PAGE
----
Review: TDS & amp; EC Meter: Test for Hard Water

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hard water

Hey everyone, Rose here with another product review. I have the TDS (Total Dissolved Solids) & EC (Electric conductivity) Meter by HealthWiser. I am betting you are looking and wondering ‘what in the world is that thing’? Let me tell you, I was a little puzzled myself, and I still am.

The TDS & EC Meter By HealthyWise Tests for Hard Water

I wasn’t sure what the TDS & EC Meter was used for when I agreed to review it.  So, why did I agree to the review? Great question! I love tech stuff, plus I do sort of know one of the two things this is used for. The TDS or Total dissolved solids tells you how soft or hard your water is. I’ve known I live in a house with very hard water, but I didn’t know how hard it is.  I recently started using a water filter in hopes it would help with the taste and it did. Did it really help the quality?

This is what I found:

Hard water

This was water directly from my bathroom . . . you know like when I brush my teeth. I put the HealthyWise meter in it and got a reading of 345 ppm (parts per million). I know you are thinking there is another zero so it can’t be too bad, right?  Well, according to the instruction book it does fall in the range of average tap water . . . BUT it also states 300ppm is marginally acceptable.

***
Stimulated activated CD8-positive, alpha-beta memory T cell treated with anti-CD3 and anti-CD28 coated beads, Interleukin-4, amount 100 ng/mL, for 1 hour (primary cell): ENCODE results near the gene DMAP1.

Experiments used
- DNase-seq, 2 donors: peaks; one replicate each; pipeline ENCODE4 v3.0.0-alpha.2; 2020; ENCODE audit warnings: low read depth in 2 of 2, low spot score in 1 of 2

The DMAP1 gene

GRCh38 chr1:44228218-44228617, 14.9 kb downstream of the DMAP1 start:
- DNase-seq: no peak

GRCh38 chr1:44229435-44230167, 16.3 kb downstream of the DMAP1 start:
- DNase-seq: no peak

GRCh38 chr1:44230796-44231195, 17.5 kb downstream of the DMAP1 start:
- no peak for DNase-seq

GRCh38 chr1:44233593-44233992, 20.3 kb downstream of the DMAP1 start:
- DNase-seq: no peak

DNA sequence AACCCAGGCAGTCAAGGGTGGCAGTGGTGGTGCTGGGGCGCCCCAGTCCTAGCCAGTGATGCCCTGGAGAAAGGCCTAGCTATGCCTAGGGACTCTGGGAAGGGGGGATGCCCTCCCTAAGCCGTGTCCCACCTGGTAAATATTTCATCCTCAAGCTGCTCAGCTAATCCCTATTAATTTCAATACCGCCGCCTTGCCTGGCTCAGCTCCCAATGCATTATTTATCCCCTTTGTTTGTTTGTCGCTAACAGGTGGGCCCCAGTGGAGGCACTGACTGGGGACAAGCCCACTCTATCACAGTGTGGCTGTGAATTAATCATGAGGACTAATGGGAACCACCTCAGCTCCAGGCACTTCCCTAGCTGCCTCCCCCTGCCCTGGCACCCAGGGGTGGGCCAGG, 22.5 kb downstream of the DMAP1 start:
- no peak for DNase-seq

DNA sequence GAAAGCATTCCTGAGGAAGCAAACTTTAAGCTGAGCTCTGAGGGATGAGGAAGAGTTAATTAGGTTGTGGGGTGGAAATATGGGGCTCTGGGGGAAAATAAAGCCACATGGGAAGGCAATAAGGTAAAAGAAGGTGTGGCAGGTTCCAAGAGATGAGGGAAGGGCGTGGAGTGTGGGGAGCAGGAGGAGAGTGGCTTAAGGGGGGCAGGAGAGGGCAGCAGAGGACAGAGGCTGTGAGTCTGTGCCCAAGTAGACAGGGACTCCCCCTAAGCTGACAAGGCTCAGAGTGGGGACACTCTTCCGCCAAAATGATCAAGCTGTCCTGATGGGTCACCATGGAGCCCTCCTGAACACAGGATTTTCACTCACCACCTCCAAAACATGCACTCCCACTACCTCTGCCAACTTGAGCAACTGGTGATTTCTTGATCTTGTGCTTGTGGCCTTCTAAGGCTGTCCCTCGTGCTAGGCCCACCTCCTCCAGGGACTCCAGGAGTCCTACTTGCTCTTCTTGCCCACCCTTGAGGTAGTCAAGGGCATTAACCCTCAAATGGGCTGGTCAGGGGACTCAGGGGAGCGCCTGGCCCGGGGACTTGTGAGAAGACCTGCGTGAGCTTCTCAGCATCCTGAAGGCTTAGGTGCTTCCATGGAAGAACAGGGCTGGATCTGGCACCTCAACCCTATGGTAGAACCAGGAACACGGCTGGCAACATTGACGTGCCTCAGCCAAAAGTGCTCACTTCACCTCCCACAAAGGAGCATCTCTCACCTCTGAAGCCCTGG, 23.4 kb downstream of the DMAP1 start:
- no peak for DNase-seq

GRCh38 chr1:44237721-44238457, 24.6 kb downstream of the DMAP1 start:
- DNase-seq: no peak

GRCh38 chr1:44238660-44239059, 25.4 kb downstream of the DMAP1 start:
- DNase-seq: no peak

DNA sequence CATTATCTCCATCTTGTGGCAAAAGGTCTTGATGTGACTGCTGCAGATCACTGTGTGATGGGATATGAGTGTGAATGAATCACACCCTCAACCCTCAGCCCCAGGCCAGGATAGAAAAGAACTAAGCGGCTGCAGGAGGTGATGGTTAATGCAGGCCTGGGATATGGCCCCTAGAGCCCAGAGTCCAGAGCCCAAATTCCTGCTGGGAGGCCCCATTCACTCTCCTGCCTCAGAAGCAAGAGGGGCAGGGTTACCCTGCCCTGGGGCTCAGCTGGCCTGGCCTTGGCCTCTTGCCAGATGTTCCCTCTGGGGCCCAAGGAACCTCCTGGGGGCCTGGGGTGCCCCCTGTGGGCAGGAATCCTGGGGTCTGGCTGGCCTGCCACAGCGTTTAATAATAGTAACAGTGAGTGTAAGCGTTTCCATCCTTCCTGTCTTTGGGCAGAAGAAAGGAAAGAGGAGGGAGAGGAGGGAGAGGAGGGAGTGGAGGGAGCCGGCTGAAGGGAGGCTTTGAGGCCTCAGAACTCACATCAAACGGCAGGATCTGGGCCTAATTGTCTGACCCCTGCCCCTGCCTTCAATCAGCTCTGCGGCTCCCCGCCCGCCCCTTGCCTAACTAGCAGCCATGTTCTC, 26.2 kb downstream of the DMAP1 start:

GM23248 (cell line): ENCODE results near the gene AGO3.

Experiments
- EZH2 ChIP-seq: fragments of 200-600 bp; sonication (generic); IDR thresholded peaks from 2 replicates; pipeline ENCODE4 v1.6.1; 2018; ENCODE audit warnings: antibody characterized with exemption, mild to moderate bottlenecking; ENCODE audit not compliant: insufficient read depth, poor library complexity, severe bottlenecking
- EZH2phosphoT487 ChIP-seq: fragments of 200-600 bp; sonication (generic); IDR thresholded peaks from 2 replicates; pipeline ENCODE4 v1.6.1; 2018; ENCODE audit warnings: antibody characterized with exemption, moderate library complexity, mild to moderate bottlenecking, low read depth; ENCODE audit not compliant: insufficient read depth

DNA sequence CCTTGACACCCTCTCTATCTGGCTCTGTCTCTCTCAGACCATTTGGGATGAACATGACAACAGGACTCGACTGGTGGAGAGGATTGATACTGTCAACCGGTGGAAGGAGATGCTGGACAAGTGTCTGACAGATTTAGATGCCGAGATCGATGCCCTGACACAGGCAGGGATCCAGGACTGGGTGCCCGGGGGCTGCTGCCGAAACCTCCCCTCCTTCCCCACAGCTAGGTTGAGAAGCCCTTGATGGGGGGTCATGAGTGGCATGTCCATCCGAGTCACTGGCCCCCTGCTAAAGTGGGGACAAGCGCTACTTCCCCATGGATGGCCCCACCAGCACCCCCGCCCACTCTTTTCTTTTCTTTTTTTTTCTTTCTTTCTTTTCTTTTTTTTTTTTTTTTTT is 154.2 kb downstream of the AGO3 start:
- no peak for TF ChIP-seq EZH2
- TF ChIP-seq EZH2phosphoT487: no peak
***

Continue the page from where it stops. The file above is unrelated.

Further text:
Hard water

Okay, now to use the HealthyWise meter in my filtered water. It shows under 200ppm, which is still slightly hard water according to HeathyWise, they say begins at 170ppm. So, the filter did remove a good portion of dissolved solids, but the water is still hard. I guess that makes sense since it is just a filter and not a softener.  You see, the meter also reads temperature up to 122 Fahrenheit. I like how the meter comes with a nice little storage case to keep it protected when not in use.

Hard water

So what is Electric Conductivity?

That is a good question that I am still scratching my head over. We all know we are told electricity and water don’t mix. Well, it seems that is not always the case. Distilled water can actually be an insulator from electricity. Who knew? I didn’t till recently. So, I guess there are some applications where it is a good or bad thing and this can tell you exactly how well your water will or will not carry a charge. It is not a function I will be using very often, if at all.

Was it worth it? Just out of curiosity is the HealthyWise meter  handy for the average person, maybe.  What do you think?

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